If I’m going into the office I eat healthily and save money by taking my lunch (I can still be sociable, if I have the time for a break). I cope with the commute by making all the phone calls I’ve been meaning to catch up on or enjoy reading a book/listening to music. But if I want to be sociable at lunchtime or after work I make arrangements to meet friends or neighbours. If you want to meet new people, join a gym/club/evening class – you don’t just have to meet people through work. If you need structure to your working day then go for a walk/run/gym class after getting up and before starting work – you can do the same at lunchtime and again at the end of your working day (I so need to get back to having an end to my working day…)

    As for writer’s block it is NEVER solved by staring at a blank screen. So if that’s what you’re doing, go and do something else. Visit a friend, go for a walk, or a run (I find this clears my brain as I can’t run and think at the same time), or a swim, or to a museum.

    If you don’t want to be employed, but can’t work from home, work from a cafe (my SIL does this) or from the library. Or from somewhere different every day. But don’t start thinking that you’re trapped or the writer’s block will get worse.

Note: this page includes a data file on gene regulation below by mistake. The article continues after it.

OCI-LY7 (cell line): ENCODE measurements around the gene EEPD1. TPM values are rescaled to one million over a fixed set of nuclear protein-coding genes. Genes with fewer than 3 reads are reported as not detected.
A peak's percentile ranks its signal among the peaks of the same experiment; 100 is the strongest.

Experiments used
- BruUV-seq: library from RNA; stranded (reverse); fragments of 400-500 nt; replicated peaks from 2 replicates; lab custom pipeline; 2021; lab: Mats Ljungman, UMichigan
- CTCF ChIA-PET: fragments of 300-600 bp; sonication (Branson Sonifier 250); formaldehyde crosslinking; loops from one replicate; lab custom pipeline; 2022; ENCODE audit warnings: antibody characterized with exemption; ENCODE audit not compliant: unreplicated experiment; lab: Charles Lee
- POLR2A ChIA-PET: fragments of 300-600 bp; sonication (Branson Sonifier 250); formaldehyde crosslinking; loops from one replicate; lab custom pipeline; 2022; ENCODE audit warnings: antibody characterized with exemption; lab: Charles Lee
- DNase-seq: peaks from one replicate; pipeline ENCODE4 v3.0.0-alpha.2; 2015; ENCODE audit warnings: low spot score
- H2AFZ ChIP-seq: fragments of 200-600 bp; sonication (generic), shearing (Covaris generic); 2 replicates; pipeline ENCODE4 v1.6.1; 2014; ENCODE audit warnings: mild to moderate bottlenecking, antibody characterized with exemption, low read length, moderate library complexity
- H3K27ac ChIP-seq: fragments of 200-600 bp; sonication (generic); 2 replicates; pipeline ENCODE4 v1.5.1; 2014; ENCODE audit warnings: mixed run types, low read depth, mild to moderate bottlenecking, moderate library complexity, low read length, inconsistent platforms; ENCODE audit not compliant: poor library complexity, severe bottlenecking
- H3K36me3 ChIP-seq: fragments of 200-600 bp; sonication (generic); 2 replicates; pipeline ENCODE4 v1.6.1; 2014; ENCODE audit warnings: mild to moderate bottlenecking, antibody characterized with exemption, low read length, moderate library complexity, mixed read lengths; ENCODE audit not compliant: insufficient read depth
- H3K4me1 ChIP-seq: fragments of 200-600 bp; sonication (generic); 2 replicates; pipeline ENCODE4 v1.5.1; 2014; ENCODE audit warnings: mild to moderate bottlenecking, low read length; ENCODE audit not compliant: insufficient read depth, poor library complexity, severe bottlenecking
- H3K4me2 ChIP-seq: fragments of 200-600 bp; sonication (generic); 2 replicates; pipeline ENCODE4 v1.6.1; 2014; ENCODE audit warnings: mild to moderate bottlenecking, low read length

1. Thanks for your thoughts Victoria. Most if not all people who are self employed do work from home. I guess it’s a chicken and egg debate.
      Going for a walk is always good to get some ideas and creativity in motion, but the point is for some of us socializing is not as straightforward. I fail to see how anyone can want to be surrounded by people, but some jobs require just that.

    2. Definitely difference from working at home (employed by another) or self employment. Working from home there is still lots of interaction with team members or those involved in a project. With self employment there is really just you 99% of the time.

      When I was employed in corporate America I would take daily walks to clear my head. Now, I’m self employed I still take daily walks to clear my head.